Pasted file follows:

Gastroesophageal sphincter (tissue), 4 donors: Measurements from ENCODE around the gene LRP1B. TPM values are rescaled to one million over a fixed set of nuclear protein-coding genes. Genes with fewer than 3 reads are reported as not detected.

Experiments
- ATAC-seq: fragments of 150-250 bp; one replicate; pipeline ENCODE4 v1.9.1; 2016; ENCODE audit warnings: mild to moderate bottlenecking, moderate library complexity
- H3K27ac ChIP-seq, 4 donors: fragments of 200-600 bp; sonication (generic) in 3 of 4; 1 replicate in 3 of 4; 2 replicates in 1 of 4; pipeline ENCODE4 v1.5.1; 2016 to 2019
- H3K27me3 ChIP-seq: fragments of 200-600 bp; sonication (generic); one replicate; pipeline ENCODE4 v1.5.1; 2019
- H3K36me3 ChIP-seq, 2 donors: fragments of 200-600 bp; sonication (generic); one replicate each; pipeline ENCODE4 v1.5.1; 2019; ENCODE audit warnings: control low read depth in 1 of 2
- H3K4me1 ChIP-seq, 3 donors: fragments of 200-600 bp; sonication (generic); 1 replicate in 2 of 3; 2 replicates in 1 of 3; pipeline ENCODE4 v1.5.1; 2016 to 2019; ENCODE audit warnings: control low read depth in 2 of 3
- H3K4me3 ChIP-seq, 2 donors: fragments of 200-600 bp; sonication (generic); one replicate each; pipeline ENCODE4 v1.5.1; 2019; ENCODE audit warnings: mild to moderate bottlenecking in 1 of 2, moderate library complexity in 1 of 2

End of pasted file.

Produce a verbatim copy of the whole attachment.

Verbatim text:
Gastroesophageal sphincter (tissue), 4 donors: Measurements from ENCODE around the gene LRP1B. TPM values are rescaled to one million over a fixed set of nuclear protein-coding genes. Genes with fewer than 3 reads are reported as not detected.

Experiments
- ATAC-seq: fragments of 150-250 bp; one replicate; pipeline ENCODE4 v1.9.1; 2016; ENCODE audit warnings: mild to moderate bottlenecking, moderate library complexity
- H3K27ac ChIP-seq, 4 donors: fragments of 200-600 bp; sonication (generic) in 3 of 4; 1 replicate in 3 of 4; 2 replicates in 1 of 4; pipeline ENCODE4 v1.5.1; 2016 to 2019
- H3K27me3 ChIP-seq: fragments of 200-600 bp; sonication (generic); one replicate; pipeline ENCODE4 v1.5.1; 2019
- H3K36me3 ChIP-seq, 2 donors: fragments of 200-600 bp; sonication (generic); one replicate each; pipeline ENCODE4 v1.5.1; 2019; ENCODE audit warnings: control low read depth in 1 of 2
- H3K4me1 ChIP-seq, 3 donors: fragments of 200-600 bp; sonication (generic); 1 replicate in 2 of 3; 2 replicates in 1 of 3; pipeline ENCODE4 v1.5.1; 2016 to 2019; ENCODE audit warnings: control low read depth in 2 of 3
- H3K4me3 ChIP-seq, 2 donors: fragments of 200-600 bp; sonication (generic); one replicate each; pipeline ENCODE4 v1.5.1; 2019; ENCODE audit warnings: mild to moderate bottlenecking in 1 of 2, moderate library complexity in 1 of 2